Halloween Horror Blu-rays: September

October is the perfect month to catch up on Halloween horror movies. Plenty of studios are opening their vaults to release classic Halloween horror titles on Blu-ray. It’s only September and there are already a ton of scary movies newly released. Here are some recommendations to start your Halloween horror viewing and I’ll have another batch of releases in October.

Cats EyeHalloween Horror: Cat's Eye

The ‘80s were a great time for Steven King short stories. We got two Creepshows and this trio of King tales. Maybe you like your Halloween horror in small doses. “Quitters, Inc.” demonstrates King’s expertise at tapping into very human fears, by coming up with something scarier than quitting smoking. “The Ledge” is a good old fashioned suspense tale with a clear goal, and plenty of obstacles along the way, or around the ledge if you will. “The General” has an Amblin feel as young Drew Barrymore’s cat defends her from a troll.

Although Cat’s Eye was released on DVD before, I’ve never seen it in widescreen and it looks positively epic. The picture is bright and smooth with the film elements restored well for HD. Seeing autumn in Wilmington, NC and 1980s Atlantic City are a time capsule. In “The Ledge” we see every specific spec in brick that nobody is supposed to be that close to, and Robert Hays’s sweat glimmers. Actually, James Woods’ sweat does too in “Quitters.” The troll costume in an oversized set is full of detail, even if the composited background doesn’t quite hold up. Director Lewis Teague gives an informative commentary that was also on previous releases.

Salem’s LotHalloween Horror: Salem's Lot

This was a TV movie so it is full frame, but it looks great. They must have restored the film elements like those Star Trek Blu-rays did. You can certainly see the grain. It makes me miss TV shot on film. The 4:3 frame actually works for scenes like jumping into a newly dug grave, and there are ‘80s freeze frames! I guess freeze frames came up in the ‘70s when Salem’s Lot was made.

Like good King, Salem’s Lot spends as much time, if not more, on character drama, not just the monsters. There are some awkward pauses, like there was no time for a second take, but it works. Director Tobe Hooper recorded a new commentary, but it’s a tad sparse as he tends to get right to the point and not vamp between scenes.

ItHalloween Horror: It

This Stephen King story really works on television because it’s not really gore or special effects. It’s just a clown. A really effing creepy clown. There are still a few money shots but director Tommy Lee Wallace is smart to cut away before we see too much. There are plenty of surreal images that still hold up, like the moon and Pennywise appearing behind branches like cracked glass. It is also a bigger ensemble and spans more cities before the characters come together in Derry.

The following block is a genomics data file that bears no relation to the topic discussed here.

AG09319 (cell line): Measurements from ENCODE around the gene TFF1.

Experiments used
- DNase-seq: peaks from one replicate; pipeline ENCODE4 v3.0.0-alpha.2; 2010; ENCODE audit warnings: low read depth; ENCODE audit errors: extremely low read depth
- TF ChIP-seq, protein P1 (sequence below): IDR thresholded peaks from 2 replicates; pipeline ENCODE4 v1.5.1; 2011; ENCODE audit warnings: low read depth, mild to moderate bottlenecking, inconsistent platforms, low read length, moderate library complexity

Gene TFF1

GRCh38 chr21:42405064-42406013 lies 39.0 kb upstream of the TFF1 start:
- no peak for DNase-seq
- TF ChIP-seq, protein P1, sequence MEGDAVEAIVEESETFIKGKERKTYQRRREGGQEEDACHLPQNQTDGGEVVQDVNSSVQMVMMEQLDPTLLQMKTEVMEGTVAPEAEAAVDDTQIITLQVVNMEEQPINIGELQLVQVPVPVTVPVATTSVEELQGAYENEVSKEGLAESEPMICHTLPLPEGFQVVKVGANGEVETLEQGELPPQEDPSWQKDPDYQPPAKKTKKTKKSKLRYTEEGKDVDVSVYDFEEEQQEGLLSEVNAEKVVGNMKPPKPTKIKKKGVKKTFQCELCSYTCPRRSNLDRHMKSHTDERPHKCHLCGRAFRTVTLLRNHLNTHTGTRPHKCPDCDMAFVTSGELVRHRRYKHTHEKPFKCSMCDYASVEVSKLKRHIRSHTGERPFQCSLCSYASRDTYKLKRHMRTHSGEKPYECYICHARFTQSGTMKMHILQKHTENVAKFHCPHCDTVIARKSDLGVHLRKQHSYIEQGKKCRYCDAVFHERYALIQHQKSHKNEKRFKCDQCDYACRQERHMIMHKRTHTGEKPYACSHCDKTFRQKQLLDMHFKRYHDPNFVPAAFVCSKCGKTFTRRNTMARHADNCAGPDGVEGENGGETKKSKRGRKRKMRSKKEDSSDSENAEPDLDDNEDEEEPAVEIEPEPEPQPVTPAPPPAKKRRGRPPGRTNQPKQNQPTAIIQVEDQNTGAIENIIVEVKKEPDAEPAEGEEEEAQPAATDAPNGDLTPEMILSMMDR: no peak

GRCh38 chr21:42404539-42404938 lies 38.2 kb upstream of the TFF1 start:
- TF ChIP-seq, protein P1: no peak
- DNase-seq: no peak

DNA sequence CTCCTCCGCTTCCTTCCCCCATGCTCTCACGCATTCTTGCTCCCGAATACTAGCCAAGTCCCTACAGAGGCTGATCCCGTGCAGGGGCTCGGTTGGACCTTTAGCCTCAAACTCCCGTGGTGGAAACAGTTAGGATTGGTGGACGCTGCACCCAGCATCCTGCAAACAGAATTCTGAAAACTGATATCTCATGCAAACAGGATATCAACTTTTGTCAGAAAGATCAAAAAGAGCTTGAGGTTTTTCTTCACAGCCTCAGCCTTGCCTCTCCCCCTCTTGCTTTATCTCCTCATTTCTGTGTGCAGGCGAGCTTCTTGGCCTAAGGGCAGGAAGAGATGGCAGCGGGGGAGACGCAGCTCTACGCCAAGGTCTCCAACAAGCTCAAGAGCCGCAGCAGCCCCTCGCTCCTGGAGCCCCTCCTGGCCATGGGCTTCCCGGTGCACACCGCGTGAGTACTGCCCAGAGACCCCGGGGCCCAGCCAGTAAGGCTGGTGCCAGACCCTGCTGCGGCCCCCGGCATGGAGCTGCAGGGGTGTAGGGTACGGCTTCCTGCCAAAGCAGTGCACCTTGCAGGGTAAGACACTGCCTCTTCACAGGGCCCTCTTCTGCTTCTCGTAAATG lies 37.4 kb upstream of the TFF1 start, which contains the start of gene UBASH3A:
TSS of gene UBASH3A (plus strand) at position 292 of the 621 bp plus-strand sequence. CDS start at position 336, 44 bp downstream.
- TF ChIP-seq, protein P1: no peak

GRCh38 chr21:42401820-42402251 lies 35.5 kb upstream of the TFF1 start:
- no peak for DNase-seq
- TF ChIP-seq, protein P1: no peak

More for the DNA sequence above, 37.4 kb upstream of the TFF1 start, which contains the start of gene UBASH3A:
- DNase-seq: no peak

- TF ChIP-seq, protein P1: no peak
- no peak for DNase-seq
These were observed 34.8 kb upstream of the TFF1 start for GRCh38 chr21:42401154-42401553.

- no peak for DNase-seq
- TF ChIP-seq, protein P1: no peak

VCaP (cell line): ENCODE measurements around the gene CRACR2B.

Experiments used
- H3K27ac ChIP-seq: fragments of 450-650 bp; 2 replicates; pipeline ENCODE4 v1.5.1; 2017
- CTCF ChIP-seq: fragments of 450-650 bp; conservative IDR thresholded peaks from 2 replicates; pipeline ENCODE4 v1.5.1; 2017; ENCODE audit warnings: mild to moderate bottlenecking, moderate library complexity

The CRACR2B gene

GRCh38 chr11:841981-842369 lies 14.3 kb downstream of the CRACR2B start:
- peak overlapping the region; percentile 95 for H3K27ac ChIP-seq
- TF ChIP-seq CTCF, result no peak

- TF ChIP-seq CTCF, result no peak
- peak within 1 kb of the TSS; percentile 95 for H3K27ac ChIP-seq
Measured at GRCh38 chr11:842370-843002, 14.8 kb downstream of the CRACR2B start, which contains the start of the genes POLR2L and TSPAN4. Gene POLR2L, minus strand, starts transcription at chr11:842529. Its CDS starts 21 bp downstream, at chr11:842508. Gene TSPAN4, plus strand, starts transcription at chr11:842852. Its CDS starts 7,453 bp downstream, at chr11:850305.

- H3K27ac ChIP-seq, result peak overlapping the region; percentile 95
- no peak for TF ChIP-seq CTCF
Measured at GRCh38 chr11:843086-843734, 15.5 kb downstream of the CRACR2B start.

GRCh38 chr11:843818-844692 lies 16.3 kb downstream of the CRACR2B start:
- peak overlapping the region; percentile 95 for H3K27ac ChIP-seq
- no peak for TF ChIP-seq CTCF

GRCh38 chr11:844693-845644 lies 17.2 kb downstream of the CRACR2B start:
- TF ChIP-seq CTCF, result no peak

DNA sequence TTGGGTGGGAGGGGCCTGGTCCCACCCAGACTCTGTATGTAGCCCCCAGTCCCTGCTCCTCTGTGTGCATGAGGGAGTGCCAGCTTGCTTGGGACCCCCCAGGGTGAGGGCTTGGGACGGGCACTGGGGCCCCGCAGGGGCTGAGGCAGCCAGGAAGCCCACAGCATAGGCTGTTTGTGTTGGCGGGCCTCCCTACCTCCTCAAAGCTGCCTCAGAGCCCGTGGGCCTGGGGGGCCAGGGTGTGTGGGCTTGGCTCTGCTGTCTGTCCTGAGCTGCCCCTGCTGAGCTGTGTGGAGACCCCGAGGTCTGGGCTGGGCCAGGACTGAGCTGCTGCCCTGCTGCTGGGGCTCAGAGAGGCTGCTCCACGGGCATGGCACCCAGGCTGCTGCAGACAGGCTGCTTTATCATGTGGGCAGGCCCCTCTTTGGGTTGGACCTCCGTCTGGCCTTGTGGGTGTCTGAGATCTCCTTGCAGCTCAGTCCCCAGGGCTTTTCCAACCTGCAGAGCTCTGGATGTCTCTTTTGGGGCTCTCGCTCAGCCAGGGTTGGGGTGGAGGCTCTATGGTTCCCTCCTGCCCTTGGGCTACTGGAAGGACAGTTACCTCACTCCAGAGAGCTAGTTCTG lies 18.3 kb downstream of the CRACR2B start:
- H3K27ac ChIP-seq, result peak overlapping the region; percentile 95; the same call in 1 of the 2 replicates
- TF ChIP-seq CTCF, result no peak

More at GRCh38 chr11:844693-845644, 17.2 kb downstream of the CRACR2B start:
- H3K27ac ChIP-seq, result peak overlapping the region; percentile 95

Produced in 1990, It has even more modern looking clarity than Salem’s. The Canadian grass is bright green, substituting for Derry. The sewer is full of grimy detail. Flashbacks to the characters as children seem more grainy than the present, although not exclusively. The flashes of Pennywise gore is gooey and his changing teeth are effectively gross. HD really captures his bright white makeup and the spray of blood. An old commentary track includes the late John Ritter, and he was hilarious and deadpan.

SlugsHalloween Horror: Slugs

If you’re going to make a killer slug movie, Slugs is the killer slug movie you should make. They certainly thought of every possible way a slug could kill you, and quite a few that really wouldn’t work but they’re still fun. Attempts to have sincere dialogue, like a wife admitting she has a drinking problem, are endearing.

The Slugs Blu-ray has a beautiful ‘80s film look. You see the shiny slimy slugs, gory corpses, hand chopping and blood oozing in full HD. The blood is just pure crimson pouring liberally from corpses. A slug in the lettuce might be the grossest thing because it could be real.

Bonus features interview actors and behind the scenes personnel both in Spanish and English and they tell stories you’d expect. A commentary with the author of the book and another with filmmaker and Shock Til You Drop editor Chris Alexander keep things moving fast.